Several works in the exhibition made use of the twenty-first-century technology of 3D scanning, printing, and design. For this I relied on my ongoing collaboration with Dr. Bernard Means at Virginia Commonwealth University’s Virtual Curation Lab. Whether recoding and altering my original artwork, capturing my own hand in a glove holding a replica condor skull, merging a 3D model of the Transamerica building with a Civil War gravestone, or reducing the scale of a ten-foot BP gas station sign into eight-inch models for delicate porcelain boxes and dishes, the uniquely twenty-first-century technology was irreplaceable. The physical language of 3D printing itself creates patterns intrinsic to the intricate structural network of the printing process. It is usually removed from printed models and is quickly being engineered out of the technology as an unwanted byproduct but I try to enhance and even exploit this surface as it is impossible to achieve in any other way and represents a distinct fingerprint of this technological moment.
About the author
Michelle Erickson has a BFA from the College of William and Mary and is an independent ceramic artist and scholar. Internationally recognized for her mastery of colonial-era ceramic techniques, her pieces reinvent ceramic history to create twenty-first-century century social, political, and environmental narratives. Her ceramic art is represented in major museums including the Museum of Art and Design, New York, the Seattle Art Museum and the Victoria and Albert Museum, London. Ms. Erickson’s rediscovery of historical ceramic techniques is widely published and her contemporary art is profiled in numerous national and international publications. She has lectured at such institutions as the Potteries Museum and Art Gallery, Stoke-on-Trent, the Philadelphia Museum of Art, Milwaukee Art Museum, and The Metropolitan Museum of Art. She has designed and produced ceramics for major motion pictures such as The Patriot, and HBO’s miniseries John Adams.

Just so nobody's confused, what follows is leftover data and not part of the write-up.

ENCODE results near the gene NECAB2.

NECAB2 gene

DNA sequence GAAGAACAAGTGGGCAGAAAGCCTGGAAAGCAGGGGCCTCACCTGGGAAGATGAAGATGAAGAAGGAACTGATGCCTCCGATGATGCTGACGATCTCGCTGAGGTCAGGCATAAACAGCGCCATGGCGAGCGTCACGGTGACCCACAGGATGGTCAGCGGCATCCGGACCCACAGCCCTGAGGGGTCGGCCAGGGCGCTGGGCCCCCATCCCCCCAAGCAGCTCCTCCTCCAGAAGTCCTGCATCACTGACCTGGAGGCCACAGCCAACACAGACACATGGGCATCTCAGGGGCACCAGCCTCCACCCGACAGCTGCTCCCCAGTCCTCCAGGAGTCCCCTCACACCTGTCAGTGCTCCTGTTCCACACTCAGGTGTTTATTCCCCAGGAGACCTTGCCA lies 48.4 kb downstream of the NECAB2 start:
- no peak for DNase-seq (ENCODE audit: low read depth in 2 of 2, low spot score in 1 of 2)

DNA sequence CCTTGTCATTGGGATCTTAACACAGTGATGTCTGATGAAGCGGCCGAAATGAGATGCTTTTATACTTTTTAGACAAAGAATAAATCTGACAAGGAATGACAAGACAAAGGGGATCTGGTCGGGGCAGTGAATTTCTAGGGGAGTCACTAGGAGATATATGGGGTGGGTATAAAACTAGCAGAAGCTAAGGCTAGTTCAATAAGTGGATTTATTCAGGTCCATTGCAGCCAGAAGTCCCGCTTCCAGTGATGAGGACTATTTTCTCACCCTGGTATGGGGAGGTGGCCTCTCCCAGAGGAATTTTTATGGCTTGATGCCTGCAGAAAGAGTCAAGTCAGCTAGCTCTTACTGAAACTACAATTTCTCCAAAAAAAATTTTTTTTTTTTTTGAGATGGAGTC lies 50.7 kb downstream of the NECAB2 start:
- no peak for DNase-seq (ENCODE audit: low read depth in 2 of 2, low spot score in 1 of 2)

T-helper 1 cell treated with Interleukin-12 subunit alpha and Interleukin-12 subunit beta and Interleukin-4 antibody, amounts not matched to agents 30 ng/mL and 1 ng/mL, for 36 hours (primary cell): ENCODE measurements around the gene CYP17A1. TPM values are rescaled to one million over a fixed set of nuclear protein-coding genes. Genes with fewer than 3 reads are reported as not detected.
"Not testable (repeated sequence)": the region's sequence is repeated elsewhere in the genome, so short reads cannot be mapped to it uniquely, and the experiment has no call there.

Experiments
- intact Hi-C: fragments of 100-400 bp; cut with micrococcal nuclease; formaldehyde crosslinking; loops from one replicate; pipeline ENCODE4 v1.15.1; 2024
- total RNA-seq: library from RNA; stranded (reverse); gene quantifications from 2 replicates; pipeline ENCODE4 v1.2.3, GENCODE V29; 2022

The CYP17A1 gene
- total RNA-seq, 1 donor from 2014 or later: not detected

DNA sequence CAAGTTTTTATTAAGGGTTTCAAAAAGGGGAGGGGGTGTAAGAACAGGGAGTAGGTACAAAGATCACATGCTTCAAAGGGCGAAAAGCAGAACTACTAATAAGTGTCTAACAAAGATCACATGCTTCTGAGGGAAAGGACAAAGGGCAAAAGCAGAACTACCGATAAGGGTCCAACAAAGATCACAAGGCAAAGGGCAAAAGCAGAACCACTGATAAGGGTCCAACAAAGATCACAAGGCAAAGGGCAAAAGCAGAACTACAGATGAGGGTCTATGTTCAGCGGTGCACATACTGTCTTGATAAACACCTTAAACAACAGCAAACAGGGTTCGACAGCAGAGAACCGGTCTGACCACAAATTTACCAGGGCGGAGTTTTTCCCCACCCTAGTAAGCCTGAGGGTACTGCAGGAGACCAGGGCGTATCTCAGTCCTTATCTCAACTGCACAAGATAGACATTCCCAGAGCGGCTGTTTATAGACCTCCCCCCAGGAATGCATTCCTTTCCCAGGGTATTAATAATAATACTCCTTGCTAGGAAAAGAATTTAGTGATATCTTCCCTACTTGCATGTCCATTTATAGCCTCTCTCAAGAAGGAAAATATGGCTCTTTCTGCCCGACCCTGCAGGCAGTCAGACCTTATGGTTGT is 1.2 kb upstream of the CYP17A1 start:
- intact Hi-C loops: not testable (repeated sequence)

- Michelle Erickson
- 30 November 2021
- Cover Collaboration
- Review status
- Not Peer Reviewed
- CC BY-NC International 4.0
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- Michelle Erickson, "Wild Porcelain", British Art Studies, Issue 21, https://doi.org/10.17658/issn.2058-5462/issue-21/covercollaboration